Latitude: -53 10.2 Longitude -70 54.39 (Punta Arenas, Chile)
We are starting our final preparations before heading south… and we are ready to head south. After a few more days in port, we will begin our 4-5 day crossing of the Drake Passage, one of the most notoriously rough areas in the world’s oceans. We are ready to begin science!
Although there are four different National Science Foundation-funded projects on this expedition, they all have a common thread of exploring and discovering biodiversity on the Antarctic continental shelf, the sea floor region that extends from a continent to the steep slope that descends into the deep sea. The shelf of Antarctica is a bit different that in other regions of the world for a number of reasons. In most areas, the continental shelf is about 200m deep. However, in Antarctica, because of the weight of the ice pushing the continent down, shelf regions more typically about 400m deep. Also, because of the high latitude, the Southern Ocean region around Antarctica is bathed in nearly 24-hour light in summer and plunged into near 24-hour darkness in the winter. This light regime has a pronounced impact on the organisms. The well-lit summer months feed the region with energy for photosynthesis which is absent in the winter months. Thus, organisms in the region have evolved to handle this boom-bust energy cycle. At the end of the summer, much of the phytoplankton (small photosynthetic organisms in the water column) die and sink to the bottom, along with carcasses of zooplankton (small animals in the water column). This provides an incredible input of food to the organisms living on the sea floor, which can literally turn greenish from the input of phytoplankton – now called phytodetritus.
In addition to depth and energy dynamics, the Antarctic shelf is different because of the constant presence of icebergs which, because of their size and weight, can extend to the sea floor and become “grounded.” Grounding and movement of icebergs is a perpetual source of disturbance for the communities surrounding the Antarctic. This constant disturbance has likely contributed to diversity and resilience of Antarctic organisms. However, the rate and magnitude of such disturbances are changing due to human-mediated climate change. With more icebergs calving off of glaciers, the benthos (the habitat on the sea floor) will possibly experience an elevated frequency of disturbance.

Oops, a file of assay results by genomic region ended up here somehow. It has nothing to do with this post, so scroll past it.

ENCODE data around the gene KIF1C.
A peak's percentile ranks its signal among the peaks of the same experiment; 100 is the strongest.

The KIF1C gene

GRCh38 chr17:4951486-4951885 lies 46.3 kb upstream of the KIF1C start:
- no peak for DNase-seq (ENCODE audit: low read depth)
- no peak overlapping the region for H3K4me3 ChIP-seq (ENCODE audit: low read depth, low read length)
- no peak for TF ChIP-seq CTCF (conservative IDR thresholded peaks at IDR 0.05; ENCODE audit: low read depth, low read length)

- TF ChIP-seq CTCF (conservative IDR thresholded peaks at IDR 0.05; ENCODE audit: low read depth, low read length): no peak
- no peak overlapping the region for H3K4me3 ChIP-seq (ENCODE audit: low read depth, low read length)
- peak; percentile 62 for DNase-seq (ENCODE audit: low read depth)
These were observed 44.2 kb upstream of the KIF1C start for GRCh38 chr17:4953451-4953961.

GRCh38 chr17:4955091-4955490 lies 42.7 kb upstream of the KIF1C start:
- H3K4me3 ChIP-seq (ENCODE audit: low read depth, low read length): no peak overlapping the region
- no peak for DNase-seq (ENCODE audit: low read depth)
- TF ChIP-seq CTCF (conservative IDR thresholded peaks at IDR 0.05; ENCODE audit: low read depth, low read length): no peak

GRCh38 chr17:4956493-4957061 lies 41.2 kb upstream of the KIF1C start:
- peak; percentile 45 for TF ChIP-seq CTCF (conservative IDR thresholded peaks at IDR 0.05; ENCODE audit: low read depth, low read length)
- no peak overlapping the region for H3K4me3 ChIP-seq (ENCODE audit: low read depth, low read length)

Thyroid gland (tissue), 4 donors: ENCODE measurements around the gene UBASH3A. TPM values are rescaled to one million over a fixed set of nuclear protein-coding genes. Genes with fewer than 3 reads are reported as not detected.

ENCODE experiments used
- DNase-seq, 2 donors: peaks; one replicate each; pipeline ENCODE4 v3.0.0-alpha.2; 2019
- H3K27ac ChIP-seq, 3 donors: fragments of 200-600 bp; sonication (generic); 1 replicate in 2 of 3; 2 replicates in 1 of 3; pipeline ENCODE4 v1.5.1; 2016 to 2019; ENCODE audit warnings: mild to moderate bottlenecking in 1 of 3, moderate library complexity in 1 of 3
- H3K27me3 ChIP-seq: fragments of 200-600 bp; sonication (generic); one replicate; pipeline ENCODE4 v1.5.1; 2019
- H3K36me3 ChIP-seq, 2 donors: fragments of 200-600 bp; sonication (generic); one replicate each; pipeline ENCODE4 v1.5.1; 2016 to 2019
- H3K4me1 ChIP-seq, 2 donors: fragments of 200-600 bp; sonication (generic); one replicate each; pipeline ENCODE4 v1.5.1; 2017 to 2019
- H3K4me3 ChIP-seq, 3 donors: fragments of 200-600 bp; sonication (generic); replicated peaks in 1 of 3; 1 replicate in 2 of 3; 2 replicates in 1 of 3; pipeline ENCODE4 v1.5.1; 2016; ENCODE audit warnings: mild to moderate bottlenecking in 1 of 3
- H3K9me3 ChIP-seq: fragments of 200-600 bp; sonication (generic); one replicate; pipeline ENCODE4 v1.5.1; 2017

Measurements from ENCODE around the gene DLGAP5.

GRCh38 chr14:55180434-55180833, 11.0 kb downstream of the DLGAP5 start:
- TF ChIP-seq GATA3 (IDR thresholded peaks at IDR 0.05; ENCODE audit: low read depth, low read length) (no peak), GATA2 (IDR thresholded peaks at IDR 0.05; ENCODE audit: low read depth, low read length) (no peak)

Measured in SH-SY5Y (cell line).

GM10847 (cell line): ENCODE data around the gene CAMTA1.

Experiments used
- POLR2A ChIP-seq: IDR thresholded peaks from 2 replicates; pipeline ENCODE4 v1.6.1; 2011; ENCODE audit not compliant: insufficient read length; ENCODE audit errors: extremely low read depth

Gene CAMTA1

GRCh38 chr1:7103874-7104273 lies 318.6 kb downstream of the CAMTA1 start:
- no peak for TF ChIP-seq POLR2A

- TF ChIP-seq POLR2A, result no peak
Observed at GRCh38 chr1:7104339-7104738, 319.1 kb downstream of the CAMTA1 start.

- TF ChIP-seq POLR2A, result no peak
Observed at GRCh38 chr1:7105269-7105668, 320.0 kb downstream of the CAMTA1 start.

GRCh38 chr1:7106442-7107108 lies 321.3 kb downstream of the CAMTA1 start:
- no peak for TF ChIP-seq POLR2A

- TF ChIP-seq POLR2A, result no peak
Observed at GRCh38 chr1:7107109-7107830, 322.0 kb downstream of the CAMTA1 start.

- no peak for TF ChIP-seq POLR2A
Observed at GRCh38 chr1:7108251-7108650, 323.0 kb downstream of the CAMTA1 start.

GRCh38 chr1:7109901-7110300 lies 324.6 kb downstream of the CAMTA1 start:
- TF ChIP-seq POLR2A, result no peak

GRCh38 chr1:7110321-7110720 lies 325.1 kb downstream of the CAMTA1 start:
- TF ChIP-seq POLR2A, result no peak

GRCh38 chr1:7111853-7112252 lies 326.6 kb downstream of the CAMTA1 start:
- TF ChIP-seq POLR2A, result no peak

What does this have to do with studying Antarctic biodiversity? Well, parts of the Western Antarctic are among the fastest warming regions on the planet. That not only means more disturbance, but organisms are shifting their biogeographic ranges because of changing water temperature. Importantly, because rates of climate change are greater in the Antarctic, organisms there can serve as a proxy for what to expect in other regions. However, in order to understand how organisms are responding, we first have to know who lives in these regions and their preferred habitat.
At this point, I would remind the reader that although we think of the Antarctic as a singular place, the content covers 14 million square kilometers, a region bigger than Europe, Australia, or the contiguous United States. So of course, there are different coasts, different environments supporting different communities of organisms that are uniquely adapted to their own particular environment. Given the remote nature of the Antarctic, we still only have a poor understanding of its diversity. That is what we are here study.
Dr. Ken Halanych